AUSTIN, TX — It’s no secret that Texans love their weapons, the gun culture strong as oak in the Lone Star State spurred by the pioneering spirit of its people amid the state’s wide open spaces. Yet according to a recent study, the state is the 22nd most dependent on the gun industry — far below top-ranked Idaho, and sandwiched between Nebraska and Louisiana.
Gun ownership in America is in the spotlight again after several mass shootings, most recently one at a Florida high school that left 17 people dead. The reinvigorated debate about gun restrictions that has ensued triggered the latest study by the personal finance website WalletHub, which released its 2018’s States Most Dependent on the Gun Industry report on Monday.
The study takes a look at the states that depend most heavily on the arms and ammunition industry both directly for jobs and in terms of political contributions and indirectly through ownership of firearms. To achieve its rankings, the study examined the 50 states across 16 key metrics.
The reckoning yields Texas as the 22nd most reliant overall on the gun industry among the states, with a data set in the study ranges from firearms industry jobs per capita to gun sales per 1,000 residents to gun ownership rate. In sub-categories, Texas ranked highly in various categories:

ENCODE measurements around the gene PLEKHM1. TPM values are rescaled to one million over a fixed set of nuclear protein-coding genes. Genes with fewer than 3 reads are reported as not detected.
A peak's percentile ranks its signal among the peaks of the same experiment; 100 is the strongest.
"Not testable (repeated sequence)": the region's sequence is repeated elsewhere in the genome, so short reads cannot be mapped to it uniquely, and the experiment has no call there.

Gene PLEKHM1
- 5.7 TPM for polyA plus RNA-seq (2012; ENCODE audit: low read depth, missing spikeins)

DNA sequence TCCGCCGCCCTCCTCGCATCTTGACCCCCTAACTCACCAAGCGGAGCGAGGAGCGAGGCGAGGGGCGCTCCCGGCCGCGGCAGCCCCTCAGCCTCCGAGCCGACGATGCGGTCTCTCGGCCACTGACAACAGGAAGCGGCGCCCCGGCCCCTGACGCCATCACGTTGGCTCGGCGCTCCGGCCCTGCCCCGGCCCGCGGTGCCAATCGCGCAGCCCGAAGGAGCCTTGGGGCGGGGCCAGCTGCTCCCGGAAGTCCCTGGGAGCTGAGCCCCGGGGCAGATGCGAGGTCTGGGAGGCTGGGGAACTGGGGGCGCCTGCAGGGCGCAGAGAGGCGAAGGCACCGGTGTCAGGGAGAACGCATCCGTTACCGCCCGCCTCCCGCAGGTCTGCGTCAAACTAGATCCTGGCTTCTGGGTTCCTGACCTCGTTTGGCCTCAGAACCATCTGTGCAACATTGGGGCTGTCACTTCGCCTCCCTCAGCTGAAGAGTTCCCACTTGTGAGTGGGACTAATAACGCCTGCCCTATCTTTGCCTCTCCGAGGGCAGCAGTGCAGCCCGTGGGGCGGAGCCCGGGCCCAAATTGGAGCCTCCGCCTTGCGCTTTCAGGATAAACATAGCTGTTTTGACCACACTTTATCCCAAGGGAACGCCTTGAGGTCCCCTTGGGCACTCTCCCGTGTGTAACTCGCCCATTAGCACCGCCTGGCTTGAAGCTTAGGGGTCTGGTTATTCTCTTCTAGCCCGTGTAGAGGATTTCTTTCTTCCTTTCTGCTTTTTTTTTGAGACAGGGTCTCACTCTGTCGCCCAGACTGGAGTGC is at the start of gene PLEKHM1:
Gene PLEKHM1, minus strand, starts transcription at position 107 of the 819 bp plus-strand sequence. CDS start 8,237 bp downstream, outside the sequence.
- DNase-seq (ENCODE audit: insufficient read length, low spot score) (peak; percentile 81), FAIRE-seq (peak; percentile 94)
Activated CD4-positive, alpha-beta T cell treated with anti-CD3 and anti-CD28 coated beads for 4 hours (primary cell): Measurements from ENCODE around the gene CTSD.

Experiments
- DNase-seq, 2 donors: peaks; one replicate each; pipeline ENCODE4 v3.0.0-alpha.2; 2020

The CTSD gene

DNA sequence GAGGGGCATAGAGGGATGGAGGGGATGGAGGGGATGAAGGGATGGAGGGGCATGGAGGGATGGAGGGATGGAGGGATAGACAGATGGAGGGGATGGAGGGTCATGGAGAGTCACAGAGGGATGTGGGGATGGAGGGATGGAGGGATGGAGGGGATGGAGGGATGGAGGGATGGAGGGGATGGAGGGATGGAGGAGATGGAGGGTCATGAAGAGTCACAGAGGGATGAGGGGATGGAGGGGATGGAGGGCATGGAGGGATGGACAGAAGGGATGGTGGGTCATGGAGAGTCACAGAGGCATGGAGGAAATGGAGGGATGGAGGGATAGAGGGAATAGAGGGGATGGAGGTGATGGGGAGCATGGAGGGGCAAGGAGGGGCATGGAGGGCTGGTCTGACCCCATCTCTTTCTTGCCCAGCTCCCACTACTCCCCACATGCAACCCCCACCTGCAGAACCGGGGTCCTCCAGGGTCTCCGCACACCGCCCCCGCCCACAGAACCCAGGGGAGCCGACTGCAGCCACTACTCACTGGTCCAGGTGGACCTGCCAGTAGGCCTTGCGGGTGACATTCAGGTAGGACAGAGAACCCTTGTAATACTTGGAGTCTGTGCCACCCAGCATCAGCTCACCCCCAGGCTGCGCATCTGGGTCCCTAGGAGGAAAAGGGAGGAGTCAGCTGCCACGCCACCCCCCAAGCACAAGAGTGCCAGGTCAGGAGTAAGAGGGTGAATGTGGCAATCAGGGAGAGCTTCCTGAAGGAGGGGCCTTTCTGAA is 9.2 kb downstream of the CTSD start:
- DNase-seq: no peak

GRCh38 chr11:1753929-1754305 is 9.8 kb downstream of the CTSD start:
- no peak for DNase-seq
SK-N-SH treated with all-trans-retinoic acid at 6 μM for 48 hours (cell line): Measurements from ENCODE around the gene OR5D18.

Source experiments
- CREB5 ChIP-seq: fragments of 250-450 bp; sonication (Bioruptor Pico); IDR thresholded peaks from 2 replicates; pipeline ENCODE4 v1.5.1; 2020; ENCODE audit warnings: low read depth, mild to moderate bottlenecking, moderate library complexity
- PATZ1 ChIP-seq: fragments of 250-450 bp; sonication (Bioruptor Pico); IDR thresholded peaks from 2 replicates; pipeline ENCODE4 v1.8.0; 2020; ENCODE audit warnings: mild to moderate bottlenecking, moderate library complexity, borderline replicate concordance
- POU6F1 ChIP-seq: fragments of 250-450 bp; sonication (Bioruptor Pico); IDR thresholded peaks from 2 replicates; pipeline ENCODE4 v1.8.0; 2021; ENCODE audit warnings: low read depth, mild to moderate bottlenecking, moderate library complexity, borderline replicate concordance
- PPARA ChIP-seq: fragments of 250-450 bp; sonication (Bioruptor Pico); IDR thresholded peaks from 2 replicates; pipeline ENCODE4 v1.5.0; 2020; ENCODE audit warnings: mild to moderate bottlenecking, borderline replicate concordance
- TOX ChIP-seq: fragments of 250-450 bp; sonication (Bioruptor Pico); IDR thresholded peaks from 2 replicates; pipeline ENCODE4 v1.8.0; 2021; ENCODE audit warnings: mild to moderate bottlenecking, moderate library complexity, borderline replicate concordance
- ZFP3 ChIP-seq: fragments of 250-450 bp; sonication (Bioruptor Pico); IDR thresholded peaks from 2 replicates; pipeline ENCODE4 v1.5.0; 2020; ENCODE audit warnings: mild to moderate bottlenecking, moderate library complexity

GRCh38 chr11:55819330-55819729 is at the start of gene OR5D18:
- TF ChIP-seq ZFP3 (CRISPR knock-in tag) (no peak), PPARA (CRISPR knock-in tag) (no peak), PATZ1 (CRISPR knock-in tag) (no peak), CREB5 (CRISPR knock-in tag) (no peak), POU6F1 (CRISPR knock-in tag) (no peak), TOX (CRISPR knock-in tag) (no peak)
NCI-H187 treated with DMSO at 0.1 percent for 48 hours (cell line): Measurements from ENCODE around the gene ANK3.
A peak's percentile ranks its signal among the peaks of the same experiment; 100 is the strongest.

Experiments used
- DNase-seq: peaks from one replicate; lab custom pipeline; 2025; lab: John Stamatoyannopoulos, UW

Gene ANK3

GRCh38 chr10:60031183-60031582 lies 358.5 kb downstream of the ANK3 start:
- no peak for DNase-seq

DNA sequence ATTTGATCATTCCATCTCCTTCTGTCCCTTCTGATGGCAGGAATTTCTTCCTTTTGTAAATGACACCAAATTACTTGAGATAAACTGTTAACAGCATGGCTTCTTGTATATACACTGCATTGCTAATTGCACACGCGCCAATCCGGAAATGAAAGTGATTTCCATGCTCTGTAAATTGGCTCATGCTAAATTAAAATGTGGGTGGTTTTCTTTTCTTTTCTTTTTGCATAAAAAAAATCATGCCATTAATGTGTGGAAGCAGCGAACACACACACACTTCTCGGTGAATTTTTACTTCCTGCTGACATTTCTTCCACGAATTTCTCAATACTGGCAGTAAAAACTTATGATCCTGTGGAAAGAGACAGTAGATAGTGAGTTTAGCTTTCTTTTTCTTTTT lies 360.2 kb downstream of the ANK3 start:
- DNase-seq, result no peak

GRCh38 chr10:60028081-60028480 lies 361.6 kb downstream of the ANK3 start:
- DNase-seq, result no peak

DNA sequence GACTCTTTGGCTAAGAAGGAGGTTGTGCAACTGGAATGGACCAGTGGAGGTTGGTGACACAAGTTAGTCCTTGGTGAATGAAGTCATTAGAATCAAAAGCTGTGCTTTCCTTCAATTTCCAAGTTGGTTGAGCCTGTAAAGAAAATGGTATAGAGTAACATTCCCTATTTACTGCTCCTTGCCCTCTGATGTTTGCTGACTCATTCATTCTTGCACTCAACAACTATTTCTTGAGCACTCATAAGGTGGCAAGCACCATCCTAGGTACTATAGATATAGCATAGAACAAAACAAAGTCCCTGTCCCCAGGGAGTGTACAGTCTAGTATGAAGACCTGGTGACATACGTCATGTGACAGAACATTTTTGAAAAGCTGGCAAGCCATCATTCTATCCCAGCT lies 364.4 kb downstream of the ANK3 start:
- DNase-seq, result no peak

- 18th – Gun Ownership Rate.
- 35th – Firearms-Industry Jobs per Capita.
- 14th – Avg. Firearms-Industry Wages & Benefits.
- 31st – Total Firearms-Industry Output per Capita.
- 26th – Total Taxes Paid by Firearms Industry per Capita,
- 34th – NICS Background Checks per Capita.
- 17th – Gun-Control Contributions to Congressional Members per Capita.
- 19th – Gun-Rights Contributions to Congressional Members per Capita.
To read the full report, click here.
By one estimate cited by WalletHub, guns contributed more than $51 billion to the U.S. economy and generated over $6.5 billion in federal and state taxes in 2017. But in recent days since the Feb. 14, 2018, Parkland school shooting, some states have considered putting more restrictions on the gun industry. For example, Oregon closed a loophole that previously allowed convicted domestic abusers or stalkers to purchase firearms and the Florida Senate also voted to raise the minimum age to purchase any gun to 21 in the wake of the high school shooting.
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